Norway's Foreign Minister Espen Barth Eide addresses the conference

Norway’s Foreign Minister Espen Barth Eide addresses the conference

On 4-5 March 2013, Norway hosted the first-ever governmental conference on the humanitarian consequences of nuclear weapons.  The conference saw widespread participation and engagement from 127 states, as well as international organisations, civil society participating under the banner of ICAN, and other experts.

The positive engagement of states during the Oslo Conference on the Humanitarian Impact of Nuclear Weapons has strengthened efforts for a new beginning on nuclear disarmament and has successfully helped to reframe the issue of nuclear weapons from primarily an issue of national security and deterrence, to that of an unacceptable humanitarian threat.

Through the chair’s summary, a factual document reflecting the aim of the conference to have a ‘facts-based discussion’, the conference concluded “it is unlikely that any state or international body could address the immediate humanitarian emergency caused by a nuclear weapon detonation in an adequate manner and provide sufficient assistance to those affected… The effects of a nuclear weapon detonation, irrespective of cause, will not be constrained by national borders, and will affect states and people in significant ways, regionally as well as globally.”

A key outcome of the conference was an announcement from Mexico that it intends to hold a follow-up conference, expected to take place at the end of this year or early 2014, seen by many as marking a pivotal move towards the start of discussions towards a treaty to ban nuclear weapons.

The United Kingdom and the other permanent 5 members of the UN Security Council (P5), boycotted the meeting claiming that it was a ‘distraction’ from other disarmament processes.  For those sitting in the conference room listening to the devastating humanitarian impacts of a nuclear weapon explosion and hearing testimonies of nuclear weapons victims, this seemed a particularly callous excuse.

But the move can only be seen as a major strategic error.  It has strengthened the resolve and sense of responsibility of those that do not possess nuclear weapons to pursue a ban treaty even if nuclear-armed states do not participate in the process.  With very little progress being made in existing disarmament fora on nuclear weapons, the arguments given by the P5 for not participating are hard to believe.

NATO states took a cautious approach, with none speaking on the first day. However Turkey set the tone for these states on the second day, welcoming the initiative as useful. Canada, Germany and the Netherlands were other NATO states intervening and while they noted the importance of working within existing mechanisms, their support for the conference was still significant.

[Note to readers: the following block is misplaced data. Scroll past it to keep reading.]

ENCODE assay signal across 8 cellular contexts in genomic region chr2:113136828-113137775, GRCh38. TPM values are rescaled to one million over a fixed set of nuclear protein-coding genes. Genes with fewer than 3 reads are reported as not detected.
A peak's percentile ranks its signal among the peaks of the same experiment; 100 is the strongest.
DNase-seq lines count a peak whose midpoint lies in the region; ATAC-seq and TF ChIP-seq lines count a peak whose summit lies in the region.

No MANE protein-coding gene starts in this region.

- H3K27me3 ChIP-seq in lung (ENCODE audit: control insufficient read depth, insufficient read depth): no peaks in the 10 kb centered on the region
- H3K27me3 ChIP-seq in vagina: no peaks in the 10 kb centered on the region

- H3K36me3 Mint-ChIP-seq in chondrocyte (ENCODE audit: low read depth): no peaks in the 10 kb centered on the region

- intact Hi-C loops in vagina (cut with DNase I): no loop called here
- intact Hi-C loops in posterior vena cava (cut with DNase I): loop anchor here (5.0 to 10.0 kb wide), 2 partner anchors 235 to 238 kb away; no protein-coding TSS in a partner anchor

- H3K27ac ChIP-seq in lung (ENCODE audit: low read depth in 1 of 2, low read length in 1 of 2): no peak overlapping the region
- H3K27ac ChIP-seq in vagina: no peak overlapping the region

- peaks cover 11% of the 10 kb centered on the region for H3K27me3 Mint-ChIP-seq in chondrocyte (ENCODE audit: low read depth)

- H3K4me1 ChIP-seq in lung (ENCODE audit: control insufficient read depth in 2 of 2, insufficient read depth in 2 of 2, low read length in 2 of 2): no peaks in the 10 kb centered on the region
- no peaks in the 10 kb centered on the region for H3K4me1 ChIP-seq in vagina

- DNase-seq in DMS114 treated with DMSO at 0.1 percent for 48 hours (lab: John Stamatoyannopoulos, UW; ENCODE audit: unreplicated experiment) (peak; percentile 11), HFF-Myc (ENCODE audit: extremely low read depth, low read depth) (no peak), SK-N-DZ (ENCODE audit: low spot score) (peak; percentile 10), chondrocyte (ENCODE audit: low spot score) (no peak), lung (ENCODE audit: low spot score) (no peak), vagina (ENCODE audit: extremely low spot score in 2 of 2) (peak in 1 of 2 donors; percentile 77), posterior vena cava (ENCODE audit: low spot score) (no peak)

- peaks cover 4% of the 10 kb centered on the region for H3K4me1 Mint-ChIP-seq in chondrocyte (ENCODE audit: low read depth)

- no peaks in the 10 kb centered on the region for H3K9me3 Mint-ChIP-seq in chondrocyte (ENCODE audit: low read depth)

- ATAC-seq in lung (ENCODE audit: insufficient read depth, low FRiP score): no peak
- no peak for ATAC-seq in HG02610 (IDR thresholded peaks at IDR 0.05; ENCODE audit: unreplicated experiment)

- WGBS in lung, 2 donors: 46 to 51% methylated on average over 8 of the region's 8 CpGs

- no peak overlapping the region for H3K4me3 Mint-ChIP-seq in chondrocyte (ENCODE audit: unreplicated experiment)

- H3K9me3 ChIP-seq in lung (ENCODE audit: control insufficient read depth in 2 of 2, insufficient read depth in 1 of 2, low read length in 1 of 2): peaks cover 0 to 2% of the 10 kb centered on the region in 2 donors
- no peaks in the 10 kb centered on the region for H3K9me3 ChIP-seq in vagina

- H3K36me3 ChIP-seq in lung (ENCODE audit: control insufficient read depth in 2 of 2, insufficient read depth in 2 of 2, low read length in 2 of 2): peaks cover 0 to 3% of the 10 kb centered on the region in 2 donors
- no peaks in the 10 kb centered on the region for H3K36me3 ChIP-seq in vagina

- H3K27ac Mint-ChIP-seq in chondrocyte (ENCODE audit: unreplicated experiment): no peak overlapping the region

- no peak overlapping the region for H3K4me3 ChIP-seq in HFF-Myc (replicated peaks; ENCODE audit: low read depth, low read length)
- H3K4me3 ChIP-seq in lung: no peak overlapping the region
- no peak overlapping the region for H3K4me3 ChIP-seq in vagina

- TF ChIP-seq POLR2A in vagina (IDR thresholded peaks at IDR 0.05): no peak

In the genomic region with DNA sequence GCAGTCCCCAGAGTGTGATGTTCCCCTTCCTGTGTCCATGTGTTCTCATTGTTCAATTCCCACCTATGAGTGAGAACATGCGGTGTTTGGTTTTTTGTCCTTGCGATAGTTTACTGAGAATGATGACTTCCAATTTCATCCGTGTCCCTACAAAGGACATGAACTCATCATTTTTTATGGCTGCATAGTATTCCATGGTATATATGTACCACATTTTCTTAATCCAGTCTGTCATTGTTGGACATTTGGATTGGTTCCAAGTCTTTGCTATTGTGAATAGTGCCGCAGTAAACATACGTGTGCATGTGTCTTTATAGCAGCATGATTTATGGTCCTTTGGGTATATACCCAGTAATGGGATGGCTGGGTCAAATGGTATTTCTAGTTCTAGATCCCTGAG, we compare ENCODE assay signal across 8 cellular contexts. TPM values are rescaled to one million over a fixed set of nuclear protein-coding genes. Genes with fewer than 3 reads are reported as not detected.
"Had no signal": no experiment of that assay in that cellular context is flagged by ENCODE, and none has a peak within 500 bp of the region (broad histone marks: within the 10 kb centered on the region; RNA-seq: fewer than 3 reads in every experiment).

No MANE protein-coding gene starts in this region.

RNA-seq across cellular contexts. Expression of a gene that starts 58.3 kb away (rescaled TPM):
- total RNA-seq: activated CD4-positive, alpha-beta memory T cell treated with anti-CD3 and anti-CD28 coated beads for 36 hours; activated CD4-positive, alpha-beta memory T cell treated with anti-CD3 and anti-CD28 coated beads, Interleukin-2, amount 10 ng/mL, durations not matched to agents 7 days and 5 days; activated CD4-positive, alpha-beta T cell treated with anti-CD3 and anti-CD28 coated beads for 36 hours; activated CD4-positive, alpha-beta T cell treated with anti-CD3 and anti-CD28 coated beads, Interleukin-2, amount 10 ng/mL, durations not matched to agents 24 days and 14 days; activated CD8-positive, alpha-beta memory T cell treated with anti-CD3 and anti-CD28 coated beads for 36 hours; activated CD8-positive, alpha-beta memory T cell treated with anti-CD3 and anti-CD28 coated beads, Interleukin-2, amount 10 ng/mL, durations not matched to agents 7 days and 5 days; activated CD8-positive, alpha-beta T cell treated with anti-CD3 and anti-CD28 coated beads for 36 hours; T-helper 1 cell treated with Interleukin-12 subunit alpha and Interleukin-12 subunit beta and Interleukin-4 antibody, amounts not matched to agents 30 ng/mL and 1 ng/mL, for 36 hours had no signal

Amongst other states in extended nuclear deterrence relationships, Japan was visible and active in the meeting, welcoming the initiative, but casting doubt on the possibility of progress on disarmament. Australia did not speak. African and Latin American states were active and strongly supportive of the conference, although a variety of positions could be discerned in these regions.

Progressive countries Austria, Ireland, New Zealand, South Africa and Switzerland gave particularly positive remarks during the closing session. These states emphasised the compatibility of working within and outside existing mechanisms, suggesting a new ban treaty would build on and reinforce implementation of existing structures. Tellingly, New Zealand stated that it would continue to work for disarmament in the Non-Proliferation Treaty (NPT) and Conference on Disarmament (CD) as well as in “any process that might follow on from this conference”.

In its opening intervention, ICAN said, “that nuclear weapons have not already been clearly declared illegal – to sit, outdated, alongside the other weapons of mass destruction – is a failure of our collective social responsibility,” and called on committed states to “correct that failure.”

Article 36 has produced a report entitled ‘Banning Nuclear Weapons’, arguing that the humanitarian consequences of these weapons make a ban treaty an imperative, and that this can be done even if the nuclear-armed states will not participate in a process. In advance of the conference, Article 36 also produced a case study on the humanitarian impacts of a nuclear weapon detonation on the city of Manchester.

The weekend prior to the conference, ICAN hosted a lively and informative Civil Society Forum, bringing together 400 activists from 70 countries to galvanize the campaign into action. An evening event with US actor and peace activist Martin Sheen and fellow activist Father John Dear was the extremely entertaining and motivating highlight of the weekend forum.

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